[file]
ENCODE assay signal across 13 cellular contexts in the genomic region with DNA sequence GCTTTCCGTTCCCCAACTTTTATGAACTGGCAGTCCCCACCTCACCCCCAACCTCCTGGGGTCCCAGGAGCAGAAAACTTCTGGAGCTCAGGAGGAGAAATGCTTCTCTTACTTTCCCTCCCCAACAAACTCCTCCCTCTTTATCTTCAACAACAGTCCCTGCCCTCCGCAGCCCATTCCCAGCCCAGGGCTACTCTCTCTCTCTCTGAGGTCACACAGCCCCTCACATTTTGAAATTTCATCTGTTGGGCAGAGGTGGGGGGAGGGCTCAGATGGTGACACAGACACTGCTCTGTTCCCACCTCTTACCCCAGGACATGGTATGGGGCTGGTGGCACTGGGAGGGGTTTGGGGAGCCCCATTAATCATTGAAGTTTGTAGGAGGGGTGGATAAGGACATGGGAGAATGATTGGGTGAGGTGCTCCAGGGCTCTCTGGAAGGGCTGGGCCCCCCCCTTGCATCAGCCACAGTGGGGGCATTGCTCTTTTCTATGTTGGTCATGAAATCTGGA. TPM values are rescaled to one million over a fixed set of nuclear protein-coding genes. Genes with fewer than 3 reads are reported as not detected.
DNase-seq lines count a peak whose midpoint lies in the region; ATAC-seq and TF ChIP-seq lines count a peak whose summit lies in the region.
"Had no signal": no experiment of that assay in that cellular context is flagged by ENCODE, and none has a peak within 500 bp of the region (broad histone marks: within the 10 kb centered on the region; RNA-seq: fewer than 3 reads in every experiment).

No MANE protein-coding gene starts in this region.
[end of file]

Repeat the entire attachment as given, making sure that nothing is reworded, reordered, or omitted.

ENCODE assay signal across 13 cellular contexts in the genomic region with DNA sequence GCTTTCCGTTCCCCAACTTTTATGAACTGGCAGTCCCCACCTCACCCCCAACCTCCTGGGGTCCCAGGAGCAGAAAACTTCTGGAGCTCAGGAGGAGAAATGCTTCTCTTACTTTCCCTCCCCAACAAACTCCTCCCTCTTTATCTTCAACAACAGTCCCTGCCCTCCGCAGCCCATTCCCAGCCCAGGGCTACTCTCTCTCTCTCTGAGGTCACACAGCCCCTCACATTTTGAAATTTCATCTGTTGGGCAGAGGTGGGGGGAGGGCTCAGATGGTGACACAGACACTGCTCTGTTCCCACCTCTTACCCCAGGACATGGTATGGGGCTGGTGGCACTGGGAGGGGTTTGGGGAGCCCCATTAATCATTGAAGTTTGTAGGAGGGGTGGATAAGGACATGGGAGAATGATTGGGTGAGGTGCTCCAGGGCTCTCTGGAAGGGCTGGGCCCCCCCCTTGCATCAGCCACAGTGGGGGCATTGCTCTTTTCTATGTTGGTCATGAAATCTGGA. TPM values are rescaled to one million over a fixed set of nuclear protein-coding genes. Genes with fewer than 3 reads are reported as not detected.
DNase-seq lines count a peak whose midpoint lies in the region; ATAC-seq and TF ChIP-seq lines count a peak whose summit lies in the region.
"Had no signal": no experiment of that assay in that cellular context is flagged by ENCODE, and none has a peak within 500 bp of the region (broad histone marks: within the 10 kb centered on the region; RNA-seq: fewer than 3 reads in every experiment).

No MANE protein-coding gene starts in this region.